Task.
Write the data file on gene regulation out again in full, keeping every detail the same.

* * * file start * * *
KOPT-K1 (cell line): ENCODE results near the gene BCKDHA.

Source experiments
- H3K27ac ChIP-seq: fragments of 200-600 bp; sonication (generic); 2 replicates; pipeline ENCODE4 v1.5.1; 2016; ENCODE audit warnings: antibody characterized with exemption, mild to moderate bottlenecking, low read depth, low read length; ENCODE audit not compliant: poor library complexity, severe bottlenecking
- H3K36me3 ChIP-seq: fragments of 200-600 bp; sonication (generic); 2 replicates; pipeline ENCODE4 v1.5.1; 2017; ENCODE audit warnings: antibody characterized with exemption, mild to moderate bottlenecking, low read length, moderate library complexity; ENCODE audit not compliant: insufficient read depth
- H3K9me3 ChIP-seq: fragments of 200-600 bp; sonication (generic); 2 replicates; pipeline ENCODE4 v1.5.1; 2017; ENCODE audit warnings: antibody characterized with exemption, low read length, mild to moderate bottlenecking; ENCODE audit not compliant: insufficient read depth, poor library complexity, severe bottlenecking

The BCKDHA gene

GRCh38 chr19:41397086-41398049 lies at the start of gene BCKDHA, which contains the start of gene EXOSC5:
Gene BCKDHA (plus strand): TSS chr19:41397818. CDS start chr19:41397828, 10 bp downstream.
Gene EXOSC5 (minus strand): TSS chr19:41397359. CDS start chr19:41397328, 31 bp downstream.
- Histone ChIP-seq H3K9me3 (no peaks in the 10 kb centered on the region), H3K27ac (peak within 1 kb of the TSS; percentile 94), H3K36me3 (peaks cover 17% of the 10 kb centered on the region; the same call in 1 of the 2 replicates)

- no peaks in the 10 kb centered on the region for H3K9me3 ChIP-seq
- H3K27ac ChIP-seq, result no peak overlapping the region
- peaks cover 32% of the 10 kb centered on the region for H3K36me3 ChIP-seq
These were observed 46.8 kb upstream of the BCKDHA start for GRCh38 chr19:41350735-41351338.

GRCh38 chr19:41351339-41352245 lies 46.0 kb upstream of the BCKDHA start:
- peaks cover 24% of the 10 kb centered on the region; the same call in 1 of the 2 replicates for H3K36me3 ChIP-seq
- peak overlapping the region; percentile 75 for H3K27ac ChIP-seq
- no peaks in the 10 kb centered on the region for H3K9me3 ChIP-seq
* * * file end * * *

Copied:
KOPT-K1 (cell line): ENCODE results near the gene BCKDHA.

Source experiments
- H3K27ac ChIP-seq: fragments of 200-600 bp; sonication (generic); 2 replicates; pipeline ENCODE4 v1.5.1; 2016; ENCODE audit warnings: antibody characterized with exemption, mild to moderate bottlenecking, low read depth, low read length; ENCODE audit not compliant: poor library complexity, severe bottlenecking
- H3K36me3 ChIP-seq: fragments of 200-600 bp; sonication (generic); 2 replicates; pipeline ENCODE4 v1.5.1; 2017; ENCODE audit warnings: antibody characterized with exemption, mild to moderate bottlenecking, low read length, moderate library complexity; ENCODE audit not compliant: insufficient read depth
- H3K9me3 ChIP-seq: fragments of 200-600 bp; sonication (generic); 2 replicates; pipeline ENCODE4 v1.5.1; 2017; ENCODE audit warnings: antibody characterized with exemption, low read length, mild to moderate bottlenecking; ENCODE audit not compliant: insufficient read depth, poor library complexity, severe bottlenecking

The BCKDHA gene

GRCh38 chr19:41397086-41398049 lies at the start of gene BCKDHA, which contains the start of gene EXOSC5:
Gene BCKDHA (plus strand): TSS chr19:41397818. CDS start chr19:41397828, 10 bp downstream.
Gene EXOSC5 (minus strand): TSS chr19:41397359. CDS start chr19:41397328, 31 bp downstream.
- Histone ChIP-seq H3K9me3 (no peaks in the 10 kb centered on the region), H3K27ac (peak within 1 kb of the TSS; percentile 94), H3K36me3 (peaks cover 17% of the 10 kb centered on the region; the same call in 1 of the 2 replicates)

- no peaks in the 10 kb centered on the region for H3K9me3 ChIP-seq
- H3K27ac ChIP-seq, result no peak overlapping the region
- peaks cover 32% of the 10 kb centered on the region for H3K36me3 ChIP-seq
These were observed 46.8 kb upstream of the BCKDHA start for GRCh38 chr19:41350735-41351338.

GRCh38 chr19:41351339-41352245 lies 46.0 kb upstream of the BCKDHA start:
- peaks cover 24% of the 10 kb centered on the region; the same call in 1 of the 2 replicates for H3K36me3 ChIP-seq
- peak overlapping the region; percentile 75 for H3K27ac ChIP-seq
- no peaks in the 10 kb centered on the region for H3K9me3 ChIP-seq